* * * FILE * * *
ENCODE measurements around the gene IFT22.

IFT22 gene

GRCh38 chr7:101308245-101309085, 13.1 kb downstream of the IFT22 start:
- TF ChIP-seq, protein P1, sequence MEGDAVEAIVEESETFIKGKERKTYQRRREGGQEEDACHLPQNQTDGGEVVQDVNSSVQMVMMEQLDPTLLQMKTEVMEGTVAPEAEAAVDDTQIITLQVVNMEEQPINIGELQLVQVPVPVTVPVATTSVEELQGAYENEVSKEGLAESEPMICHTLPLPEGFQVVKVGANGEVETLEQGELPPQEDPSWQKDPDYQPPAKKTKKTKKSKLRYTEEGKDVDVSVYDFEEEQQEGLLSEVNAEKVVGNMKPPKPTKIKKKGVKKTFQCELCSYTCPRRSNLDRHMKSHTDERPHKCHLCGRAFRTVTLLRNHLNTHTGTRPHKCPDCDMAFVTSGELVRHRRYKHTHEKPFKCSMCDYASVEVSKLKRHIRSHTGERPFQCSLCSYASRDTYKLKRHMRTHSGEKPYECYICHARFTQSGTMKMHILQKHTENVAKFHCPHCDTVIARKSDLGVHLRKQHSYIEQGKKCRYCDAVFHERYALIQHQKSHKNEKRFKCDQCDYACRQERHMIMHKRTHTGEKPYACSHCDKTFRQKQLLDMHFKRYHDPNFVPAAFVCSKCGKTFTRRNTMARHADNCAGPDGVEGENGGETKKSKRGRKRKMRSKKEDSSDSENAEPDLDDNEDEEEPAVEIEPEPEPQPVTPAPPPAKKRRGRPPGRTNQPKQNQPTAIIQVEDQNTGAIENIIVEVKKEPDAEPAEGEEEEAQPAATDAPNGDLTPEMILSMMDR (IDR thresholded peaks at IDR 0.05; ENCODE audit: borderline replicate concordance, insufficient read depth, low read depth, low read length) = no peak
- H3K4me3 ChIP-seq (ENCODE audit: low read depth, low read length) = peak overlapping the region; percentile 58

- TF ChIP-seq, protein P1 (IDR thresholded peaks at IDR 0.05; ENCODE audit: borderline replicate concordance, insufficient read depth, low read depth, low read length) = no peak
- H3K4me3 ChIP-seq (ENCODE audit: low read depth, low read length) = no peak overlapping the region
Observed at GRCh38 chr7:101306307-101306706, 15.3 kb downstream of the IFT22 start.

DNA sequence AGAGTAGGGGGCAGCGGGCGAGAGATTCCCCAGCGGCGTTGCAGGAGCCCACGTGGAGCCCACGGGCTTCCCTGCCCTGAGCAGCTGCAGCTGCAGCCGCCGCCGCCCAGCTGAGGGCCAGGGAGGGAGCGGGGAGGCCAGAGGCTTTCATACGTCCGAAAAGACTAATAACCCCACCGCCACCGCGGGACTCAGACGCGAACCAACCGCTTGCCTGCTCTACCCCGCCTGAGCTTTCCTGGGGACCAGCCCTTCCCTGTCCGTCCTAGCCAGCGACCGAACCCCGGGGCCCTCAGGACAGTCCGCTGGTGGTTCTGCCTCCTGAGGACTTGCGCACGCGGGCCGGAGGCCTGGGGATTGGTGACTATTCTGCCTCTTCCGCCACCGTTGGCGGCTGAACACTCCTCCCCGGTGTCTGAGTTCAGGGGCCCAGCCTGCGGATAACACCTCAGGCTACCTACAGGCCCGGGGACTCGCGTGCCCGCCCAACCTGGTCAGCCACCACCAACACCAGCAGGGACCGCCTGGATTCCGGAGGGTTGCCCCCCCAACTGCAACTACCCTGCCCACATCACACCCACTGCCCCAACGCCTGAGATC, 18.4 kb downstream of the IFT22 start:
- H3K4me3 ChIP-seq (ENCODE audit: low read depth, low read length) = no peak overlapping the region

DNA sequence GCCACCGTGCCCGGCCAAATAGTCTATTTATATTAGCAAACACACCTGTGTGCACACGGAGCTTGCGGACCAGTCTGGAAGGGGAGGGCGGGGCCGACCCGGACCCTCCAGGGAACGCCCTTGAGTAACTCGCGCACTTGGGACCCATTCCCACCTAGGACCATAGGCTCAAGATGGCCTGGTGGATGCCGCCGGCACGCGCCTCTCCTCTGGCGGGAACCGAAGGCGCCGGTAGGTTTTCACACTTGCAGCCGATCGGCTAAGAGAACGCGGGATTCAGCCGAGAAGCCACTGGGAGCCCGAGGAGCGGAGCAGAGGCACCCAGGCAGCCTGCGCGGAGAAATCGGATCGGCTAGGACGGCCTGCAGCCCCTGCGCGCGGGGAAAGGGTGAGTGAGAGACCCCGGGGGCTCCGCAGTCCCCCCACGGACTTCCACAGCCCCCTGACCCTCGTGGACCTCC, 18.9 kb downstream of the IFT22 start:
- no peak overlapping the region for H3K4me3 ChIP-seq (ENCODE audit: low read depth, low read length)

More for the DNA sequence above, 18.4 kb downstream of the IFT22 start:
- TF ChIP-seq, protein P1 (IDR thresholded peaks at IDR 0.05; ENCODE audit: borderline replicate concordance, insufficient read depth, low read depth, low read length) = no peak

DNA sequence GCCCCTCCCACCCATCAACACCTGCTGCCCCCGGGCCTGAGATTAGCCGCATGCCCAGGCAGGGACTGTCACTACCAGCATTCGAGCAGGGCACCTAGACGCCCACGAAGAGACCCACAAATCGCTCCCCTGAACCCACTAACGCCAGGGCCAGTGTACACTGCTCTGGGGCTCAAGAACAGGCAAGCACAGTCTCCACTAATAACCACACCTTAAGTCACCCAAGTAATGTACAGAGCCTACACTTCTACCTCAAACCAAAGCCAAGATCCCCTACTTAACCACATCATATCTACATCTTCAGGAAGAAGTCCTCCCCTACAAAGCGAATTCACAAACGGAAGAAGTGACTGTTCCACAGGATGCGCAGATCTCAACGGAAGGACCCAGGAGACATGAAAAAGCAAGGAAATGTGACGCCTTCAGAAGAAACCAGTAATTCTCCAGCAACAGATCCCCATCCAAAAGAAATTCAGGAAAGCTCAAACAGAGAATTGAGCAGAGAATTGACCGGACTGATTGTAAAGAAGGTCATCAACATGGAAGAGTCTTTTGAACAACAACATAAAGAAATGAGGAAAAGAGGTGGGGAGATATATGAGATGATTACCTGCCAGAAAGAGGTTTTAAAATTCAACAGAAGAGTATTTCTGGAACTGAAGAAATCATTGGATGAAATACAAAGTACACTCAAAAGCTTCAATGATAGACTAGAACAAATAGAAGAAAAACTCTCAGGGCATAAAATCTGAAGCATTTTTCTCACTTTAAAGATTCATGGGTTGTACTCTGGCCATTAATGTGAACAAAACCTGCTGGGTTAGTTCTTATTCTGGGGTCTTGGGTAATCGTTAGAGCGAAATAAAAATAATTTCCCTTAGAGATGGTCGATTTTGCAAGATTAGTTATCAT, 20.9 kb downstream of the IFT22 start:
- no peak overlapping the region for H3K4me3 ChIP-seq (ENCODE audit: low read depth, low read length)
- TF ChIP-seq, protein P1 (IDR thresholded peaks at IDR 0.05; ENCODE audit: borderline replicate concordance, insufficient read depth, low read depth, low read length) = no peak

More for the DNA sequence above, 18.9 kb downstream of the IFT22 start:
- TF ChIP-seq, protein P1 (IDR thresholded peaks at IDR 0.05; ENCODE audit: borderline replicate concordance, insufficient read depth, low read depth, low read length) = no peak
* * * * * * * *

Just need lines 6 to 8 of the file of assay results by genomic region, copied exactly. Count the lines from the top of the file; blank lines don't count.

- TF ChIP-seq, protein P1 (IDR thresholded peaks at IDR 0.05; ENCODE audit: borderline replicate concordance, insufficient read depth, low read depth, low read length) = no peak
- H3K4me3 ChIP-seq (ENCODE audit: low read depth, low read length) = no peak overlapping the region
Observed at GRCh38 chr7:101306307-101306706, 15.3 kb downstream of the IFT22 start.